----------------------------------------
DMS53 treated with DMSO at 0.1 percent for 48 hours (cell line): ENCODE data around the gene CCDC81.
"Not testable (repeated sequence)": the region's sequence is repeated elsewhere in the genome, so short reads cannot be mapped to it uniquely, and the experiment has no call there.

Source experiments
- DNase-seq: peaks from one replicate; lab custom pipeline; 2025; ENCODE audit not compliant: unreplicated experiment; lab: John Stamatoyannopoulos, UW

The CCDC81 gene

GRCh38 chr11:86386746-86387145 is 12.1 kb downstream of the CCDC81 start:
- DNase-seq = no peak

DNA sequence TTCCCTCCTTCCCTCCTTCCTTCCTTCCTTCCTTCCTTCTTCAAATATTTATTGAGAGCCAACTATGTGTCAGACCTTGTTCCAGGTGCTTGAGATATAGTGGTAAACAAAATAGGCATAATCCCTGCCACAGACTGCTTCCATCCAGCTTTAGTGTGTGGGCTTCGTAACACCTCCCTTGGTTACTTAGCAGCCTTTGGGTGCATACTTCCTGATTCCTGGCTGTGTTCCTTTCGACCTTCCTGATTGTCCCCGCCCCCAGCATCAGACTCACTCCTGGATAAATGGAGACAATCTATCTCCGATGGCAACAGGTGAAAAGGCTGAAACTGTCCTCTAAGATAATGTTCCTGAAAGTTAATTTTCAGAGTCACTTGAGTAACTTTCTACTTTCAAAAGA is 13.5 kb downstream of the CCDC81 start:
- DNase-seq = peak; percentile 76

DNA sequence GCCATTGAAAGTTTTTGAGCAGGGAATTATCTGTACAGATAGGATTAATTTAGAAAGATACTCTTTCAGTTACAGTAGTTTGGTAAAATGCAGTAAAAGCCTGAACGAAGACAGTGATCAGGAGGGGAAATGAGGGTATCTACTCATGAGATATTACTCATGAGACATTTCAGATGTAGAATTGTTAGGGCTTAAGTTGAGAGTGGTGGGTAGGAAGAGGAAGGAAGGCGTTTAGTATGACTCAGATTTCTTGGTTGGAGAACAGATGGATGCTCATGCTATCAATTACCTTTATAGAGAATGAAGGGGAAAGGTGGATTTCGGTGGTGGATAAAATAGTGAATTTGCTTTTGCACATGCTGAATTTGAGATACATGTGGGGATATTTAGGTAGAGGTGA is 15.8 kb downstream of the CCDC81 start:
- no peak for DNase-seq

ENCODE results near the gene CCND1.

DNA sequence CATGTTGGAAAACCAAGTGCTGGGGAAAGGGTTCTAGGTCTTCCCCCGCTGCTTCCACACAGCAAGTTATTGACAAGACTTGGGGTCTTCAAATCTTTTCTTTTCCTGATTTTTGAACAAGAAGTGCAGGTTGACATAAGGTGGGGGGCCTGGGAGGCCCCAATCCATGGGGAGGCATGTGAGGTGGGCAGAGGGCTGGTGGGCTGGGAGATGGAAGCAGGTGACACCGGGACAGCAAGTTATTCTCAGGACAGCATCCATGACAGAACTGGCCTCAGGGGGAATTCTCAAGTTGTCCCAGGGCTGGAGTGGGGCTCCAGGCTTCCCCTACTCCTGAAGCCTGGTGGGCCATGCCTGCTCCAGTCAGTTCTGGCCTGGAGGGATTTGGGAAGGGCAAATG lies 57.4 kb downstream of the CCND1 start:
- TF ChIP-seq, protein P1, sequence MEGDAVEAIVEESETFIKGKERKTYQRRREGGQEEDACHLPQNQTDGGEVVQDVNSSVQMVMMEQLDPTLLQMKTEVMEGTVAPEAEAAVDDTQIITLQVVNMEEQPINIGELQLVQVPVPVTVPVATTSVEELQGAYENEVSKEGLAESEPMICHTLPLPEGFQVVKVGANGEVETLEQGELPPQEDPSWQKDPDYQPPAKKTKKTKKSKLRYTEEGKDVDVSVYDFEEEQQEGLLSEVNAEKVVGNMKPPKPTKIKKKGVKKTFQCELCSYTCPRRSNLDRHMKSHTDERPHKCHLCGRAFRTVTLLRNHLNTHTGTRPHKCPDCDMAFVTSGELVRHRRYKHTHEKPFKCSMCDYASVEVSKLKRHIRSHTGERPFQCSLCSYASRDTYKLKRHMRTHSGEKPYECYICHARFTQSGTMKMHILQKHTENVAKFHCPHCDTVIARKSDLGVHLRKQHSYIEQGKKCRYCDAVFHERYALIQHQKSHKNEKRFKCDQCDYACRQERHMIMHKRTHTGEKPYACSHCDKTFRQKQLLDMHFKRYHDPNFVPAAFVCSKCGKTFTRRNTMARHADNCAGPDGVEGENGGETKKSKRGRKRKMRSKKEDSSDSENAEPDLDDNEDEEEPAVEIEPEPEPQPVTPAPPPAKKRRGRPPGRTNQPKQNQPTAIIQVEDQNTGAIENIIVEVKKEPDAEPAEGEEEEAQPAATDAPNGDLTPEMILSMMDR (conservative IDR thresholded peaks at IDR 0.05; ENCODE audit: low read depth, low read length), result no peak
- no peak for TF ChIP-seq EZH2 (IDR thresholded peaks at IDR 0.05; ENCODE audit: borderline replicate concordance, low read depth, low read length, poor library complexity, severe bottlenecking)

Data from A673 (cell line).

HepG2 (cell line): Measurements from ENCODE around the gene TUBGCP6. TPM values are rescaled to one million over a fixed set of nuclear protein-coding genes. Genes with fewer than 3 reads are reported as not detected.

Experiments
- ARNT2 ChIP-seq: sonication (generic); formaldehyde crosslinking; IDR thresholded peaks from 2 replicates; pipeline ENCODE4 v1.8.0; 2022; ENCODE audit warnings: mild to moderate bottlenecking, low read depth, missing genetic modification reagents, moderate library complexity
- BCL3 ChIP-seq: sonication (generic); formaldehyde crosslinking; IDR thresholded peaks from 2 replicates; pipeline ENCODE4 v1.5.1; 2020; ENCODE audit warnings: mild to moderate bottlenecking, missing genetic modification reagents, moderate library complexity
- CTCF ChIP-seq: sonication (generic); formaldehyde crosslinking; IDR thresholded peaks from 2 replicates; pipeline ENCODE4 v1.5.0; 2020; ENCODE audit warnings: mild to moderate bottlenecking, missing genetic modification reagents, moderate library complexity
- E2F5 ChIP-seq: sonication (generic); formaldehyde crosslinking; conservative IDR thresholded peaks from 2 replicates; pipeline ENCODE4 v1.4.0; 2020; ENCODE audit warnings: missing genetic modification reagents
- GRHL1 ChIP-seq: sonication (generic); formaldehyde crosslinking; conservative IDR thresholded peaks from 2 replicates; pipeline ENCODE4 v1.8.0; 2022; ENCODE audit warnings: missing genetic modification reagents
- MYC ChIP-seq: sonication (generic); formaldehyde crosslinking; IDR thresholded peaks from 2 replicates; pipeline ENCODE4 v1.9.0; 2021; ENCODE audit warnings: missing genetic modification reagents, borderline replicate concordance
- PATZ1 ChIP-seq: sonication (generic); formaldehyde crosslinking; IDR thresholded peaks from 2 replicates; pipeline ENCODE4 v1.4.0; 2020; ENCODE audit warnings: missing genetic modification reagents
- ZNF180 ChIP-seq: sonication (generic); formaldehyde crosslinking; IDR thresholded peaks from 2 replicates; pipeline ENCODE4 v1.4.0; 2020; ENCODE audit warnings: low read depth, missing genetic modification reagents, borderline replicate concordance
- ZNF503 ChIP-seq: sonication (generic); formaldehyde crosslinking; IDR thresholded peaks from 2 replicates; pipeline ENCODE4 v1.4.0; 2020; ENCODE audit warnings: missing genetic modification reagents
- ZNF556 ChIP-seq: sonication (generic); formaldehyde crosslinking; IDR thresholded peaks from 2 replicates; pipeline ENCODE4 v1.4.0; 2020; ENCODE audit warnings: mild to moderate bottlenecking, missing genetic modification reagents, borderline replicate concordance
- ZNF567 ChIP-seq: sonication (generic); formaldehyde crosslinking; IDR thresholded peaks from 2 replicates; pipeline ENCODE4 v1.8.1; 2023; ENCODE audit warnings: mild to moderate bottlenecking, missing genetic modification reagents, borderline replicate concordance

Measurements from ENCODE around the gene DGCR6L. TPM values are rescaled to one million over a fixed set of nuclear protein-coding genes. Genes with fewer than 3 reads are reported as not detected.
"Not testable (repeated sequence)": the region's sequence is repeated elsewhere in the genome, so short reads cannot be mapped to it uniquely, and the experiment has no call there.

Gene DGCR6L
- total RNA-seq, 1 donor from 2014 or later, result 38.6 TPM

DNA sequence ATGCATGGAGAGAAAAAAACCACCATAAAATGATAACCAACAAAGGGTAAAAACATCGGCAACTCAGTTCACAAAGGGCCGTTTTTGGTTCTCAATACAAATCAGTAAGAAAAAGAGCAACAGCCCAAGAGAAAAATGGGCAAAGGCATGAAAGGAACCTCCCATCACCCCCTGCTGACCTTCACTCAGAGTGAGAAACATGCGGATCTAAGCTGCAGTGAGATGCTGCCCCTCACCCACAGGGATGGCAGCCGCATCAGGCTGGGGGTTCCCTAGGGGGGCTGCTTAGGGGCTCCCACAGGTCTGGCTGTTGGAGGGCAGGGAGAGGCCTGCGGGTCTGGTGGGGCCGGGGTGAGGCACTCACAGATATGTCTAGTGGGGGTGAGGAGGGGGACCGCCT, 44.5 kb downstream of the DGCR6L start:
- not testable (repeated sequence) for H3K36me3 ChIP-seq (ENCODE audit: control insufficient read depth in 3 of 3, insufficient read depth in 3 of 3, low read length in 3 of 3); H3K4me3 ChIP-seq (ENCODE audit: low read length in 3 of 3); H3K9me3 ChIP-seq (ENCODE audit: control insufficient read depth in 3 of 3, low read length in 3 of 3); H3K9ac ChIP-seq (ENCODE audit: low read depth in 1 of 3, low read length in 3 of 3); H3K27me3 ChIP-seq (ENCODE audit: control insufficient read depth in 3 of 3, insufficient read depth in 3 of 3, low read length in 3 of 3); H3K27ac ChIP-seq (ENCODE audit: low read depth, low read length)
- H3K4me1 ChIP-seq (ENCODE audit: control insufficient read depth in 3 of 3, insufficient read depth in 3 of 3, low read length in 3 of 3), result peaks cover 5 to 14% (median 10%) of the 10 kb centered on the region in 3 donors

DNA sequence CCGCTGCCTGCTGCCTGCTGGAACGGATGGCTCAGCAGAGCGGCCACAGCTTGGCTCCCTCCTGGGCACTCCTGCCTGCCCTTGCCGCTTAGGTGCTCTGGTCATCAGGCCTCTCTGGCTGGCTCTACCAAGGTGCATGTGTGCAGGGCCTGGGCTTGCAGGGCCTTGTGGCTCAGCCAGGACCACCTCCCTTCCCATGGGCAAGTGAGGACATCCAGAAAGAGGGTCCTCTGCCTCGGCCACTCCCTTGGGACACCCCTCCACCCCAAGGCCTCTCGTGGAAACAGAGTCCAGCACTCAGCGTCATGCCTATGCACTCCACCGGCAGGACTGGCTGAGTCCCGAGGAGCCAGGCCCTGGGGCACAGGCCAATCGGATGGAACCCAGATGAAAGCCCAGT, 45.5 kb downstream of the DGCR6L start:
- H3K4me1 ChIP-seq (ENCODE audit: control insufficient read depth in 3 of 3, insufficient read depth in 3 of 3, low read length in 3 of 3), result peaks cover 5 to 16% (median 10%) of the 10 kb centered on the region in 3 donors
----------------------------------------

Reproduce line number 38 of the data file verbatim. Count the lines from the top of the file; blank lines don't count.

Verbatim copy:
- H3K4me1 ChIP-seq (ENCODE audit: control insufficient read depth in 3 of 3, insufficient read depth in 3 of 3, low read length in 3 of 3), result peaks cover 5 to 16% (median 10%) of the 10 kb centered on the region in 3 donors